I was going to save the idea of forgiveness until the end. I was going to write post after post about hope, joy, love, and then finally end with forgiveness. This was my plan, because it’s forgiveness that I’ve been having the hardest time with.

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A woman from church once told me, when I was small and easily wounded, that “Christ has forgiven so much; we have no right not to forgive others.”

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Forgiving in a relationship is not so hard for me (sometimes). A friend from my freshman year of college was adept at the plea for forgiveness: I’m sorry, I don’t know what’s wrong with me, I don’t even know why I did it.” I was trained to forgive, time and time again.

It’s forgiving outside of a relationship that has become impossible. How do you forgive someone who hasn’t even asked for it? Who, if given the choice, would do things exactly the same way again.

This is where mercy and justice get messy.

Even Christ demands repentance – demands to be asked.

That stumped me for awhile.

Until I remembered: I am not Christ.

Jesus had no sins to be forgiven, only infinite forgiveness.

But all this philosophizing of forgiveness doesn’t change the heart overnight. It’s not magic. I prayed again, after months and months of not praying about it. I’d stopped praying because prayer was admitting I hadn’t forgotten, I hadn’t forgiven, and I was the only one who hadn’t moved on.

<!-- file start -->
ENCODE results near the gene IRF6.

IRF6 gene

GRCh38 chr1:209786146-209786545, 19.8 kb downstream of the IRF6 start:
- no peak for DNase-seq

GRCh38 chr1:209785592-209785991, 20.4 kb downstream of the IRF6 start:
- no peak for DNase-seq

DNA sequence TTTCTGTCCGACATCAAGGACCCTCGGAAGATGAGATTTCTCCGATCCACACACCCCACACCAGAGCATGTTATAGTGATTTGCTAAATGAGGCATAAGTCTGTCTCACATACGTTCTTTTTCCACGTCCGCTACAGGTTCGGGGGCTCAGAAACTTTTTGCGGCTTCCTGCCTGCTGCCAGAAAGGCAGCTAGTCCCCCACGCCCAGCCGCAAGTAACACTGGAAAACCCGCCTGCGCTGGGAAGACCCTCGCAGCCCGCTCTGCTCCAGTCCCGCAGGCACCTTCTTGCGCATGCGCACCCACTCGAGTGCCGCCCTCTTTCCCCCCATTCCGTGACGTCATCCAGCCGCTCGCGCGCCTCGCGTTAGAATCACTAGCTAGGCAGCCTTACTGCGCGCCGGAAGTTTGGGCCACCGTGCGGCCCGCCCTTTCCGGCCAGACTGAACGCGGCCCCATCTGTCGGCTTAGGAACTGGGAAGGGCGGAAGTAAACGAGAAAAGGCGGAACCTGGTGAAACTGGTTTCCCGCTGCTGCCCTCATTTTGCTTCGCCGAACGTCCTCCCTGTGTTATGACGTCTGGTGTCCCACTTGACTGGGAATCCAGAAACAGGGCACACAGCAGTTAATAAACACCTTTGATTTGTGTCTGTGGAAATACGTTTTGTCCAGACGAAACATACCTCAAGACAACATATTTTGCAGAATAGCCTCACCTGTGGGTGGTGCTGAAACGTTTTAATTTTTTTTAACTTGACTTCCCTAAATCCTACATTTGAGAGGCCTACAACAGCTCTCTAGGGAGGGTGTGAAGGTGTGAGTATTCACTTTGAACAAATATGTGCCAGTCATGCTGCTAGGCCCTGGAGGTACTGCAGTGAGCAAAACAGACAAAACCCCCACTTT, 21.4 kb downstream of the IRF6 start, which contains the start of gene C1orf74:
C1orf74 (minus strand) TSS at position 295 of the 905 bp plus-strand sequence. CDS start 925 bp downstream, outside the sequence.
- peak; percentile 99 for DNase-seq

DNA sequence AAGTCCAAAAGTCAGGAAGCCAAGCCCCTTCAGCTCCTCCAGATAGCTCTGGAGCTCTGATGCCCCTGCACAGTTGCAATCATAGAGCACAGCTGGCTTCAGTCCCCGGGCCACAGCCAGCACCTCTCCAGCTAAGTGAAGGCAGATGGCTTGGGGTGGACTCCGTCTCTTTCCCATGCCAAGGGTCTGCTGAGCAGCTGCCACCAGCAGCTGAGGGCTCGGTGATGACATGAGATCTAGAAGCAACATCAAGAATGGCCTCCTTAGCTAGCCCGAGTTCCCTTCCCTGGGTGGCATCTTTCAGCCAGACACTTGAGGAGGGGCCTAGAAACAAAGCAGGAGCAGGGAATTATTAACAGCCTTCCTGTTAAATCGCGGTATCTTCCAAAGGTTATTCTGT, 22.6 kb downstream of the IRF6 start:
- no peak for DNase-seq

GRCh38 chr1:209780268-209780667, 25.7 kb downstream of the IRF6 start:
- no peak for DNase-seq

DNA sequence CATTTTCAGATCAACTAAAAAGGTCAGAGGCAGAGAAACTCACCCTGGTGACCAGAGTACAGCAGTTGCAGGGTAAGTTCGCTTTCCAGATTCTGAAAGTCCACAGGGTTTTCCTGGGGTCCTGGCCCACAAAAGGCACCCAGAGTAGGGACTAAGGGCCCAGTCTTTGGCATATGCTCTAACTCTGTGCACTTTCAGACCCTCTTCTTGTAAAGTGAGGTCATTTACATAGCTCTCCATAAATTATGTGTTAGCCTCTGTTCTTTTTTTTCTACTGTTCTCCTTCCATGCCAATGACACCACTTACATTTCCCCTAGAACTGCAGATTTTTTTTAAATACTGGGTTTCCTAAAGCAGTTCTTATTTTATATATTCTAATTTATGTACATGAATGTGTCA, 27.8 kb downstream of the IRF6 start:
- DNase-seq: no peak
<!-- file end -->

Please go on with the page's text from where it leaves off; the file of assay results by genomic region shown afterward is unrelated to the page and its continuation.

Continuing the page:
I prayed that my heart would be changed.

Yesterday, I found a bundle of pictures, taken in the cold spring of 2009, on the streets of Newburyport, the beach of Plum Island, the cliffs of Ocean Lawn. I thought I’d thrown everything out, but here was a bunch of photos, with a younger, softer me smiling back.

Instead of throwing them away immediately, I looked through each and every one. And I even smiled.

I was so different then.

After I’d looked at them, I did throw them out. They’d served their purpose.

And that night, I dreamed we were all in a car together, coming back from a wedding. I was wearing his socks, and he looked at me and said, “Hey, I think you still have my socks.”

And instead of being sad or missing something that wasn’t real, in the dream I laughed.

I laughed and took the socks off, gave them to him over the seat.

Maybe that doesn’t count as full forgiveness, but I’m happy with baby steps.

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